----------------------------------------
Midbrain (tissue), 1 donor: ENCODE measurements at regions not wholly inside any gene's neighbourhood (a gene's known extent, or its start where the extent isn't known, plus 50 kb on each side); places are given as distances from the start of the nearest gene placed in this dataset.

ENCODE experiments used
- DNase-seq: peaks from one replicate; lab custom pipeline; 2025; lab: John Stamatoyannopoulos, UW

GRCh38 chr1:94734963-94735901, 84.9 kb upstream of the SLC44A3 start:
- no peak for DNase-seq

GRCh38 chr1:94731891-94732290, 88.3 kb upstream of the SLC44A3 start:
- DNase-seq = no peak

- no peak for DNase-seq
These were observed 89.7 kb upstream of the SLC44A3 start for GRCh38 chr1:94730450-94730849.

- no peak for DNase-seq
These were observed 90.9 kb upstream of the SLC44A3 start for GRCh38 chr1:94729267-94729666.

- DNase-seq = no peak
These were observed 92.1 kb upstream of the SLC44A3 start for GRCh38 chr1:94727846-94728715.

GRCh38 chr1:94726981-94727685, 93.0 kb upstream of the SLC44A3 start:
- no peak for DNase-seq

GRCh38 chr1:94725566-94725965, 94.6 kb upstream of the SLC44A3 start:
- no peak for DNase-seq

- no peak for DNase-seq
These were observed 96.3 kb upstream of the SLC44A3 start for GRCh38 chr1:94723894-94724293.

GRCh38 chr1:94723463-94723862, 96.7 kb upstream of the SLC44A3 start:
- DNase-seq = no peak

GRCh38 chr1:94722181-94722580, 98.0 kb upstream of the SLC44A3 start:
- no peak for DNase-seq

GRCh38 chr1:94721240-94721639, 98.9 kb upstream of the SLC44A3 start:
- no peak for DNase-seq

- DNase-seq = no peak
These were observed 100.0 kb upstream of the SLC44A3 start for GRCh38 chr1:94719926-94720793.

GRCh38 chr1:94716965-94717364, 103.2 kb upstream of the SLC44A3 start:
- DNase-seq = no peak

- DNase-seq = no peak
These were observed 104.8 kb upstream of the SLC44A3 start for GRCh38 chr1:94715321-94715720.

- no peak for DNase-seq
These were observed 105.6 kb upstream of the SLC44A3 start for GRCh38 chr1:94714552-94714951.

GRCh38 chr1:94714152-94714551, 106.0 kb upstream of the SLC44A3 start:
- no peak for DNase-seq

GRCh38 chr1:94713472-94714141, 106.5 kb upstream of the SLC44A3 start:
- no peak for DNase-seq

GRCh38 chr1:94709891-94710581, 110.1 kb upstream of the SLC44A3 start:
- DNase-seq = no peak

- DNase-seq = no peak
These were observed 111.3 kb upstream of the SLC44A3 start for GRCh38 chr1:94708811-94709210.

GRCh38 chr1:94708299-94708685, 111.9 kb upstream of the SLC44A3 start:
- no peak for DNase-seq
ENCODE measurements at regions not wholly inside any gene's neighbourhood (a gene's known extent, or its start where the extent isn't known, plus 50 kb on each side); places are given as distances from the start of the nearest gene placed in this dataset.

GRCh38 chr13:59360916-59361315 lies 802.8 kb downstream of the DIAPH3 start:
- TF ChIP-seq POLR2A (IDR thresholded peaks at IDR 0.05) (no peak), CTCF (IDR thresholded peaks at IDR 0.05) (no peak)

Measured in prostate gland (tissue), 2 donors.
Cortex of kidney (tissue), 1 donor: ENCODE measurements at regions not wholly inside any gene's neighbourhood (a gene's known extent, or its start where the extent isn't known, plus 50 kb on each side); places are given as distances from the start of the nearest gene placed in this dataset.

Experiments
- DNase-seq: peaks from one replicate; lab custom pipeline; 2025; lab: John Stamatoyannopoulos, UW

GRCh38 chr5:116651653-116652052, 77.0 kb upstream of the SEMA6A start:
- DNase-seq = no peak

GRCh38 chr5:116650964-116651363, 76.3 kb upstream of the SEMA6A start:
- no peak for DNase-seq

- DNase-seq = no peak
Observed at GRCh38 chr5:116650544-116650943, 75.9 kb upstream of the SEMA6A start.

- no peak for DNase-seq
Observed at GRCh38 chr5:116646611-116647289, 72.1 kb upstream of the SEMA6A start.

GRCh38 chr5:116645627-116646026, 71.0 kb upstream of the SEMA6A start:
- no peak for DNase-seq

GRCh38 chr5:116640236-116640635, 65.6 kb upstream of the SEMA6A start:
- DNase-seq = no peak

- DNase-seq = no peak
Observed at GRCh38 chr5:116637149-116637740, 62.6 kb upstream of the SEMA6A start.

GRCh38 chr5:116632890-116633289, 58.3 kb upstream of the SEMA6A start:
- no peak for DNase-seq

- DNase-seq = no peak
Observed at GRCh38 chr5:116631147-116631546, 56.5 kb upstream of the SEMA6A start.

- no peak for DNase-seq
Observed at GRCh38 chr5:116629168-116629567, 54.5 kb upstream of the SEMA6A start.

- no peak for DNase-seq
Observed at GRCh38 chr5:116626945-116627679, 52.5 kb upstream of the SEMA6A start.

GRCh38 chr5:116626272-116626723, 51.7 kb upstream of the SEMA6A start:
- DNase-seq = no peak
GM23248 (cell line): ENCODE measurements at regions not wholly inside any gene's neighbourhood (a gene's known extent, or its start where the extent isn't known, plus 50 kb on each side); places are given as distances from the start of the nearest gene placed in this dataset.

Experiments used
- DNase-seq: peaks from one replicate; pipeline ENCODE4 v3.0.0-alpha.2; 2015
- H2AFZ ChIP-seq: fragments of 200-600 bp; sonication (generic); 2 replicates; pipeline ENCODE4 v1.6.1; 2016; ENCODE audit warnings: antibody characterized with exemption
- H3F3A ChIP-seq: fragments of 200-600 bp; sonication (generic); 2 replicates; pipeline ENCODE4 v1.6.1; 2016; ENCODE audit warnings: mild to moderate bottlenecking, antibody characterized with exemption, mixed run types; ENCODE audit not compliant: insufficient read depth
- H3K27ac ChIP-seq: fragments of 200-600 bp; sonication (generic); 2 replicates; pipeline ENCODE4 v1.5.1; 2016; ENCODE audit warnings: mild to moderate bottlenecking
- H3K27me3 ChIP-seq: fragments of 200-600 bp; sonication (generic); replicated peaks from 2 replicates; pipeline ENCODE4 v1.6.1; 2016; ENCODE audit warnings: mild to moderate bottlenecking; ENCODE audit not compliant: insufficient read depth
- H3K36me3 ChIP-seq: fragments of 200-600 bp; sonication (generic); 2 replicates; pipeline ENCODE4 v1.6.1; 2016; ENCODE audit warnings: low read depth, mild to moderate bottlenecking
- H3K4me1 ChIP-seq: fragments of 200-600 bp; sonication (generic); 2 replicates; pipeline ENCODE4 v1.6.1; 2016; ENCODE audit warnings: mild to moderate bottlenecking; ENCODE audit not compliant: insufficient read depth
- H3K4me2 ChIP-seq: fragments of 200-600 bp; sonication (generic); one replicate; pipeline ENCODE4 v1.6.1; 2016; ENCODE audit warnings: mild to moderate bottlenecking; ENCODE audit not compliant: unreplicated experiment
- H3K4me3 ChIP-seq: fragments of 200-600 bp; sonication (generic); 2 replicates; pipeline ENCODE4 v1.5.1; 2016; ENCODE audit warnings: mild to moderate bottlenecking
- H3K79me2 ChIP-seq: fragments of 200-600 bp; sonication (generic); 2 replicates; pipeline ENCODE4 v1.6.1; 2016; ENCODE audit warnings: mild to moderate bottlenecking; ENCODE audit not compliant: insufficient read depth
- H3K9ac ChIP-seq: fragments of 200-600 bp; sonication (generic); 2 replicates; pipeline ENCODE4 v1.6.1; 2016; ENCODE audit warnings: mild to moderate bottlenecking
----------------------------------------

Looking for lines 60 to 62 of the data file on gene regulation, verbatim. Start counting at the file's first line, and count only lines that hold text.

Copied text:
- no peak for DNase-seq

GRCh38 chr5:116640236-116640635, 65.6 kb upstream of the SEMA6A start:
- DNase-seq = no peak